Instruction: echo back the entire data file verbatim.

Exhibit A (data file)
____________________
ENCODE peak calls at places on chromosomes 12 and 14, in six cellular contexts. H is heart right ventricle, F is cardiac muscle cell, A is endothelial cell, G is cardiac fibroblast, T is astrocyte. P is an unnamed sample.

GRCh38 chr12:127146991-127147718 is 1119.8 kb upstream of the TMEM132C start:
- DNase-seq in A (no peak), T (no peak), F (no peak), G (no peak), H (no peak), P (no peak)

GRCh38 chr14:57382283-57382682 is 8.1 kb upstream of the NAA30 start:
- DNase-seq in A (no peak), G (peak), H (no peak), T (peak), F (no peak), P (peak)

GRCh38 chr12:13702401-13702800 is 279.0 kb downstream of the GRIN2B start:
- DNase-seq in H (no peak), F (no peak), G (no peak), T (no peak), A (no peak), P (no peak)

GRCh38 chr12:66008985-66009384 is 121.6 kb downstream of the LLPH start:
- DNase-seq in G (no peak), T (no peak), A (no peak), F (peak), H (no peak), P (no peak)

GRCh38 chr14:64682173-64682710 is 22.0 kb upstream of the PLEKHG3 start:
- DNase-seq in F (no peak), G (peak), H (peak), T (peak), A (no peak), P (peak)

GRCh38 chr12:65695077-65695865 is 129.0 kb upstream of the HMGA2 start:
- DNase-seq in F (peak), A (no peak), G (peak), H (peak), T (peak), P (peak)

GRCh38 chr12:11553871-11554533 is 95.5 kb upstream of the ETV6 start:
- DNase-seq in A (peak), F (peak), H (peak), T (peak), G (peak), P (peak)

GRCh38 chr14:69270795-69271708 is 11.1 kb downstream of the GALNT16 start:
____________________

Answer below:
ENCODE peak calls at places on chromosomes 12 and 14, in six cellular contexts. H is heart right ventricle, F is cardiac muscle cell, A is endothelial cell, G is cardiac fibroblast, T is astrocyte. P is an unnamed sample.

GRCh38 chr12:127146991-127147718 is 1119.8 kb upstream of the TMEM132C start:
- DNase-seq in A (no peak), T (no peak), F (no peak), G (no peak), H (no peak), P (no peak)

GRCh38 chr14:57382283-57382682 is 8.1 kb upstream of the NAA30 start:
- DNase-seq in A (no peak), G (peak), H (no peak), T (peak), F (no peak), P (peak)

GRCh38 chr12:13702401-13702800 is 279.0 kb downstream of the GRIN2B start:
- DNase-seq in H (no peak), F (no peak), G (no peak), T (no peak), A (no peak), P (no peak)

GRCh38 chr12:66008985-66009384 is 121.6 kb downstream of the LLPH start:
- DNase-seq in G (no peak), T (no peak), A (no peak), F (peak), H (no peak), P (no peak)

GRCh38 chr14:64682173-64682710 is 22.0 kb upstream of the PLEKHG3 start:
- DNase-seq in F (no peak), G (peak), H (peak), T (peak), A (no peak), P (peak)

GRCh38 chr12:65695077-65695865 is 129.0 kb upstream of the HMGA2 start:
- DNase-seq in F (peak), A (no peak), G (peak), H (peak), T (peak), P (peak)

GRCh38 chr12:11553871-11554533 is 95.5 kb upstream of the ETV6 start:
- DNase-seq in A (peak), F (peak), H (peak), T (peak), G (peak), P (peak)

GRCh38 chr14:69270795-69271708 is 11.1 kb downstream of the GALNT16 start: